A third wave of electronics
The first wave of electronics was born a century ago with the invention of vacuum tubes. The bulky tubes were supplanted 50 years later by transistors and integrated circuits, representing the second wave, which is now giving way to nano-scale electronics. Nanotechnology promises to bring a "third wave" of electronics.
1900-1950: Vacuum tubes are invented and perfected, resulting in radio, television and room-size computers. Vacuum-tube technology reached its fundamental limits by the late 1940s.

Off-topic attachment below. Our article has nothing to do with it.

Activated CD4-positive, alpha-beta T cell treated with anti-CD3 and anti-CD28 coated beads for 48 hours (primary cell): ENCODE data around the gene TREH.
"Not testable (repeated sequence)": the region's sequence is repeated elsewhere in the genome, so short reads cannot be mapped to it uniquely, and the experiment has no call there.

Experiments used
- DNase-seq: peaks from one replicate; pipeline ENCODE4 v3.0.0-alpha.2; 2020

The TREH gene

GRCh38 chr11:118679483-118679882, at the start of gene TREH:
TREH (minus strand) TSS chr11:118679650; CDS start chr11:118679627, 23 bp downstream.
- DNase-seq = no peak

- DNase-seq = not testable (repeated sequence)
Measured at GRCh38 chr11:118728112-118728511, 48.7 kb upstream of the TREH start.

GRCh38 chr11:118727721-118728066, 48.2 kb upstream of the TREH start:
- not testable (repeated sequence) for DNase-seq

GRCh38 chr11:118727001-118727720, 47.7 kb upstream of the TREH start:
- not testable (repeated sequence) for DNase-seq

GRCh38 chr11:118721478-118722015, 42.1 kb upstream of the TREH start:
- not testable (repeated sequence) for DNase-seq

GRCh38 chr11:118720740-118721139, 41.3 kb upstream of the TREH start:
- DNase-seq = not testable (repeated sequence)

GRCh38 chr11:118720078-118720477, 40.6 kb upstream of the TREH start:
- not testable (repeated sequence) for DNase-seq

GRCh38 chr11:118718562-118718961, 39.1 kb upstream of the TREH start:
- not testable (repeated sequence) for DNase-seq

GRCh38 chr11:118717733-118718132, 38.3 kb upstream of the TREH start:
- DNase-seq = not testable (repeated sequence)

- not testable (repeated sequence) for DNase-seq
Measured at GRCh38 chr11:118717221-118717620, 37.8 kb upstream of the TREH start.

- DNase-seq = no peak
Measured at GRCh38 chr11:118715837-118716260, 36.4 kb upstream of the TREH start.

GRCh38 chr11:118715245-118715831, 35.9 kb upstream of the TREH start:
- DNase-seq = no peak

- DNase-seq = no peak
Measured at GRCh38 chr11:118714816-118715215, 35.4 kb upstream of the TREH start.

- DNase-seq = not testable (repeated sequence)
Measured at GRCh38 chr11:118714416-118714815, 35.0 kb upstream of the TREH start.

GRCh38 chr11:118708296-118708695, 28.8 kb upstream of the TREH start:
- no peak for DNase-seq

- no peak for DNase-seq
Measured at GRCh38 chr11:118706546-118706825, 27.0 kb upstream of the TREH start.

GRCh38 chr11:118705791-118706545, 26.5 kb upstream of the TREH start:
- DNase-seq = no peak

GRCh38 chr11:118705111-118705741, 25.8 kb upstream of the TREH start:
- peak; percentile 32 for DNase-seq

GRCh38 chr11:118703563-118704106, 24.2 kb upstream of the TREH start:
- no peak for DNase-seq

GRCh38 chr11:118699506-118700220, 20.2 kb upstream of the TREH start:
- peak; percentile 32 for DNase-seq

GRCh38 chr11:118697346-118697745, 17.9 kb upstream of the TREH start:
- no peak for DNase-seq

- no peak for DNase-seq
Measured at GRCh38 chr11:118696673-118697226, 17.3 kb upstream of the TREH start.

1950-2000: Transistors are invented, leading to integrated circuits and computer microchips and driving dramatic advancements in computers and electronics. But the semiconductor era is winding down, and it eventually will become prohibitively expensive to make ever-shrinking devices using conventional methods.
2000-2050: A new paradigm, a third wave in electronics, holds enormous economic potential. It likely will lead to computers that have unprecedented processing power and a plethora of innovations, including nano-robots and wireless Internet devices that are implanted in, or worn on, the body.